The Old Rules Don't Apply

 | Mar 27, 2012 | 8:59 AM EDT
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The young man knows the rules, but the old man knows the exceptions. --Oliver Wendell Holmes

After a big start to the week, we have quiet action this morning as market players try to sort out what is really driving the market. The headlines primarily attributed the strength on Monday to Fed chief Ben Bernanke's hints that further quantitative easing wasn't out of the question; however, much of the action was driven by market players unprepared for further upside. The persistent strength left them no choice but to chase the market again, and that buying fed on itself. Of course, the machines were busy as well, doing what they do so well, which is accentuate a move that is already in place.

What is particularly interesting about this rally is the mood of the market. We don't have much of the normal euphoria that you see when we go straight up. There are plenty of bears, but also a large faction of market players struggling with this one-way action. It isn't that they are negative but they have a difficult time navigating a market that only moves in one direction. It has an unnatural feel to it and puts many active traders at a disadvantage.

The big benefit of trading is that you can produce superior performance by moving in and out of the market as it bounces around. Even within strong trends, there are normally opportunities to buy pullbacks and dips and then sell into strength. In fact, "buy the dips and sell the rips" is the methodology of many traders within strong uptrends.  

What is different about this market is that there haven't been any real dips in a long time. Market players are so weary of being left behind that they don't even wait for the indices to turn red before buying slight weakness, and when we run away, like we did yesterday, they throw discipline aside and chase because they are tired of being left out.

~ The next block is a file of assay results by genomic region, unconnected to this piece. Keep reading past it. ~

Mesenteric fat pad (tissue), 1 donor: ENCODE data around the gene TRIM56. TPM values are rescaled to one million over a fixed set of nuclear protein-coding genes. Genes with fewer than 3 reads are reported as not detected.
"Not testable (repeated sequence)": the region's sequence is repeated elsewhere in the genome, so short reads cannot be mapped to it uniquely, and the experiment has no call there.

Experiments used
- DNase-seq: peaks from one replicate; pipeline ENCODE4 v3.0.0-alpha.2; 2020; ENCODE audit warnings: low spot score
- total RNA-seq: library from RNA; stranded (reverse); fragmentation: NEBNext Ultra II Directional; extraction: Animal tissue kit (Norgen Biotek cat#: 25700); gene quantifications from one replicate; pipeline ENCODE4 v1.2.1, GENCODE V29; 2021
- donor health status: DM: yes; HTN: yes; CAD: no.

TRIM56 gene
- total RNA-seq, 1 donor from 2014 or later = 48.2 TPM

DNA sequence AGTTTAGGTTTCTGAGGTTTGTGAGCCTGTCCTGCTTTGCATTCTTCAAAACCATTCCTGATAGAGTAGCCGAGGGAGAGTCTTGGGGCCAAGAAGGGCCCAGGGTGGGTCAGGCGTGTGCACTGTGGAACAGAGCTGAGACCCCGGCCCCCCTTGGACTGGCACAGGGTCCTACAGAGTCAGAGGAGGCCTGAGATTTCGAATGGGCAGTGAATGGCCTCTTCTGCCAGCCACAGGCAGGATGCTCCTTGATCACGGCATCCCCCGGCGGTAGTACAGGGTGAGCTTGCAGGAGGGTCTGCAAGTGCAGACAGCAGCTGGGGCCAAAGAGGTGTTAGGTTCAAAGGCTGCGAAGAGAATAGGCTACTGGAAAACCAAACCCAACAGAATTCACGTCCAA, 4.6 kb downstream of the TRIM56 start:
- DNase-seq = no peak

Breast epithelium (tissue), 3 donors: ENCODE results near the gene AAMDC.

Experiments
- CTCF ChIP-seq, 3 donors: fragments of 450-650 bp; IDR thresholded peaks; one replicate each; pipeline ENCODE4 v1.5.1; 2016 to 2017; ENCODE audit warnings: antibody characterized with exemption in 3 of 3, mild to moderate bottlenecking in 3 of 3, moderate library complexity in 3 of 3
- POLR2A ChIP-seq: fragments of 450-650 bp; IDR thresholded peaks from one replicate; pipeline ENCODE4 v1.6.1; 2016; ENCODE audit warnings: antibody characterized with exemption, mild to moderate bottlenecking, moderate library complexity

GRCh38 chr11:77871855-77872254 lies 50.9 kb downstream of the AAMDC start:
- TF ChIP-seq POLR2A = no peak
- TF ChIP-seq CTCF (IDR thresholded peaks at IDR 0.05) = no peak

The market simply doesn't trade like it used to before the crash of 2008-2009. It is due to a number of factors, including liquidity created by quantitative easing, increased computerized trading and the hangover of recent economic trauma.

It's easy to complain about the nature of the market action, but it's not very productive. We need to find ways to deal with it and the number one best way to deal with it is to embrace these never-ending uptrends and not fight them. One day they will shift and the market will trend down again, but trying to guess when has been an absolute nightmare for the bears.

The market is technically extended and there are plenty of good reasons why we should pull back a little, but that has been the case for a long time and it has been irrelevant. The important thing is not to use the old rules for navigating this market. The behavior is different now and we need to be aware that what was an aberration in the past, such as continued rallies on declining volume, is now the norm.

It is slow going this morning, but keep in mind that markets at their highs seldom reverse and go straight down. That is especially so when we have end-of-quarter window dressing in the days ahead. We definitely could use a rest after yesterday, but look for the market to stay sticky to the upside.


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